Coweta visit is homecoming for 'Murder' producer

by W. Winston Skinner


'Murder in Coweta County' producer Dick Atkins snaps a photo of the grave of John Wallace while his wife, Joanna, looks on. In the background at the Chipley Cemetery are Joe Crain, Elizabeth Beers, Lorraine LaRue, Tray Baggarly and Amy Mapel.

Leaving Luthersville to head back to Coweta County on the last leg of their 'Murder in Coweta County' tour, Dick Atkins and Joanna Pang Atkins persuaded Tray Baggarly to stop the bus.

Dick Atkins was the producer of the 1983 television film 'Murder in Coweta County,' which was based on Margaret Anne Barnes' bestselling book of the same name. The book chronicled a 1948 murder and trial centered in Coweta County and neighboring Meriwether.

The Atkins were newlyweds when the film was made, and they have a photograph of themselves with a 'Coweta County' sign made during scouting for locations more than 30 years ago. They wanted a companion photo, and Baggarly stopped the bus so they could pose for a new version.

The Atkins were in Coweta County for several days recently. He spoke on a panel at the Coweta County Courthouse on Wednesday evening. The next night he shared stories about the filming in the upper floor meeting space of the Newnan Carnegie Library before the movie was shown.

The programs were sponsored by the Coweta County Convention and Visitors Bureau and the Carnegie. Between the two programs, the visitors were taken on a tour of 'Murder in Coweta' sites by Baggarly, who heads the CVB. Along for the tour were Amy Mapel, director of the Carnegie; Joe Crain Sr., who collects memorabilia related to the 1948 case; and local historian Elizabeth Beers.

The group visited the Pike County Courthouse and jail in Zebulon, where scenes representing Newnan were filmed in 1982. After lunch at the Bulloch House in Warm Springs, the group traveled through Franklin D. Roosevelt State Park to Pine Mountain, where they spent several minutes at the grave of murderer John Wallace and his neighbors - in life and death - the Dunlap family.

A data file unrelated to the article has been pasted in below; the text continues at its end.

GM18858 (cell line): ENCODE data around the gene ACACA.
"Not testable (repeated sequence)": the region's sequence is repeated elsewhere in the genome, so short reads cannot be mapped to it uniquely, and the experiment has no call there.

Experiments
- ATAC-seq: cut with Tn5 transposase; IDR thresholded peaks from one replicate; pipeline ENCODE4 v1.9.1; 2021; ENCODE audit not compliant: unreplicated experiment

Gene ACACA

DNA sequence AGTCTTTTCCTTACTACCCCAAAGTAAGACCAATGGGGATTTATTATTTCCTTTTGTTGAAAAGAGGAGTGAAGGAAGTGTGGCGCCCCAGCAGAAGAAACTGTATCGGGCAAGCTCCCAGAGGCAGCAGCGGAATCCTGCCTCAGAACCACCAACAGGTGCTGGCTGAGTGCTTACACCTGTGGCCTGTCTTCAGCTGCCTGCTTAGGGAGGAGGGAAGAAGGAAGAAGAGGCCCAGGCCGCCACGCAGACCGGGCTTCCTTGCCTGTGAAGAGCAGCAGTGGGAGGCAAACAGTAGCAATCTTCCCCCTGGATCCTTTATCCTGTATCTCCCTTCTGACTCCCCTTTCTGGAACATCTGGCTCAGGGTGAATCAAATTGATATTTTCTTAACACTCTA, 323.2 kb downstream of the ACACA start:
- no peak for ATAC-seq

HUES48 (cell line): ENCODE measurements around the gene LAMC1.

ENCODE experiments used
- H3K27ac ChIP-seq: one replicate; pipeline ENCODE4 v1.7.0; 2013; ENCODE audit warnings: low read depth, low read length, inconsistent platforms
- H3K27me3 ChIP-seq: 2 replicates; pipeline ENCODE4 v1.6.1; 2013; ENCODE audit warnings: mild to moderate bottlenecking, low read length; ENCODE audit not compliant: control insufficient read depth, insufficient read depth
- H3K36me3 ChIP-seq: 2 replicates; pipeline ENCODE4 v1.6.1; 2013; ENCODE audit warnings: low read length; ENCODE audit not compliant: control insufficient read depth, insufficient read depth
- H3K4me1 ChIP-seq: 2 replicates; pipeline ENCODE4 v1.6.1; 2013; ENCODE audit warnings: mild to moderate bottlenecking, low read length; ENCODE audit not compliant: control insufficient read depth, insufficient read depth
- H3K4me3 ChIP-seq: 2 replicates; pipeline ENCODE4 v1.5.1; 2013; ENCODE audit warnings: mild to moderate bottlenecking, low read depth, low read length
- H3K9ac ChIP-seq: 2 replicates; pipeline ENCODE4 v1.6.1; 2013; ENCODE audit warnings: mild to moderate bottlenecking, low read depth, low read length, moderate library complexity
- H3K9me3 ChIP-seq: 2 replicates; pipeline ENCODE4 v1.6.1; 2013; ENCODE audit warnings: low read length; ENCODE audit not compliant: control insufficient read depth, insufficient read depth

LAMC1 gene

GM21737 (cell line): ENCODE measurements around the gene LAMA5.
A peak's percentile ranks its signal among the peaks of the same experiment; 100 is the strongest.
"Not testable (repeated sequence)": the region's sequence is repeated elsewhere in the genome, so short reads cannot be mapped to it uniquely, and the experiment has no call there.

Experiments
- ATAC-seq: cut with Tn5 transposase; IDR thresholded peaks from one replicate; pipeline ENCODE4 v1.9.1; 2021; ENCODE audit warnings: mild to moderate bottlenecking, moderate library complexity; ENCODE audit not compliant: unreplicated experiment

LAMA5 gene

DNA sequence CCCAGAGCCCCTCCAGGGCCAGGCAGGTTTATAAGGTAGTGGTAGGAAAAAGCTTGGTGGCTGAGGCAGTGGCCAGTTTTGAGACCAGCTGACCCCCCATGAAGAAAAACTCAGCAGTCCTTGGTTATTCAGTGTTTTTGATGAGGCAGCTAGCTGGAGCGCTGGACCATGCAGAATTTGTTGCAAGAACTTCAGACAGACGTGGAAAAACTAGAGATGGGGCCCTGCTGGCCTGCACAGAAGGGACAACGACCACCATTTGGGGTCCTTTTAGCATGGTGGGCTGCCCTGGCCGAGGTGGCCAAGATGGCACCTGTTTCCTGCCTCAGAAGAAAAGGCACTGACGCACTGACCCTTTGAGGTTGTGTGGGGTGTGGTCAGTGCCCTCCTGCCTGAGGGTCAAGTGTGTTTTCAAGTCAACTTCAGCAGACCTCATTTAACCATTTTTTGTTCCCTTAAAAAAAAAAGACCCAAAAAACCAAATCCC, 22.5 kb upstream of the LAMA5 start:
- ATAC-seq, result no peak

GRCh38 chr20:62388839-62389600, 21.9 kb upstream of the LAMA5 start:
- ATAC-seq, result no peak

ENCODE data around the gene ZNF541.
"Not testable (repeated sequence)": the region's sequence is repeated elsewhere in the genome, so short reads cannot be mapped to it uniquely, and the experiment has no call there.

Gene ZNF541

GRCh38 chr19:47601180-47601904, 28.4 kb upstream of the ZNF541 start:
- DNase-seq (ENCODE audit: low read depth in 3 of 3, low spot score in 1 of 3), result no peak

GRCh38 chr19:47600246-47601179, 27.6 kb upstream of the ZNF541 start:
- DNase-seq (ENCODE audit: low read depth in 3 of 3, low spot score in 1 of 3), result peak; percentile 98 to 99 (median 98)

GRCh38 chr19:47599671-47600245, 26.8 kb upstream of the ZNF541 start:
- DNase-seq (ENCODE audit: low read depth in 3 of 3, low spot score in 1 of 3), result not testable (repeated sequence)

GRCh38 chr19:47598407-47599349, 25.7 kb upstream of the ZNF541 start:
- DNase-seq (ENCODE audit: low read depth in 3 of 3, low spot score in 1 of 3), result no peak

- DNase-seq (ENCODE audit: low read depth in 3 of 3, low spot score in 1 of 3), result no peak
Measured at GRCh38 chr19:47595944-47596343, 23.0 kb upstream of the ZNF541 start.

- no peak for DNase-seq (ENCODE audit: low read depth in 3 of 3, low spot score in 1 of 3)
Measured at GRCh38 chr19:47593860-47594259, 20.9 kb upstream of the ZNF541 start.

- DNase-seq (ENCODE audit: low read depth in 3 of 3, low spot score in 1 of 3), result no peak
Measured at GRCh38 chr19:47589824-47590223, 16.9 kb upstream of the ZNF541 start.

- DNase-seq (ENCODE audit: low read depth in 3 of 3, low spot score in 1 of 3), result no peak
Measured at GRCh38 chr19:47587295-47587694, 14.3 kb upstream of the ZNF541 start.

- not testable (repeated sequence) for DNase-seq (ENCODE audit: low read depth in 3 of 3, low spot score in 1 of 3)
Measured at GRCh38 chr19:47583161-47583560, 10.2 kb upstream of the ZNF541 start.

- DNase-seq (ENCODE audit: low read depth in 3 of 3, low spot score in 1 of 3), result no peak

As they traveled through Meriwether County, they passed the White Sulphur Springs resort, where Wallace and his wife were feted when they married, and the Meriwether County Jail, where farmhand William Turner was held on charges of cattle theft before he was killed by Wallace.

In addition to the photo op at the county line, there were stops at the site of Sunset Tourist Court, where the murder is believed to have occurred, and at the grave of Coweta County Sheriff Lamar Potts at Oak Hill Cemetery in Newnan.

Pike County Sheriff Jimmy Thomas was the group's tour guide in Zebulon. He took them through the 1908 courthouse where scenes were filmed for 'Tank' and 'Cold Sassy Tree' as well as 'Murder in Coweta County.'

'It looks super,' Atkins remarked in the courthouse.

Thomas explained the courtroom has been updated since the 1982 filming. In a bit of irony, the Zebulon site was chosen because Newnan's courthouse had been renovated subsequent to the Wallace trial, and now the old Coweta County Courthouse has been meticulously restored to how it looked decades ago.

'Very rarely do you actually film a true story where it actually happened,' Atkins noted, adding there are 'a lot of logistics' involved in filming a movie.

The Atkins married in April 1982 and came to Georgia to film the Wallace murder trial story in September or October. 'To get invited back 31 years later is wonderful,' he said.

He remembered Barnes, who grew up in Newnan and at one time worked for The Newnan Times-Herald. He visited with her once to talk about a subsequent book. She let him use her car to get to the airport.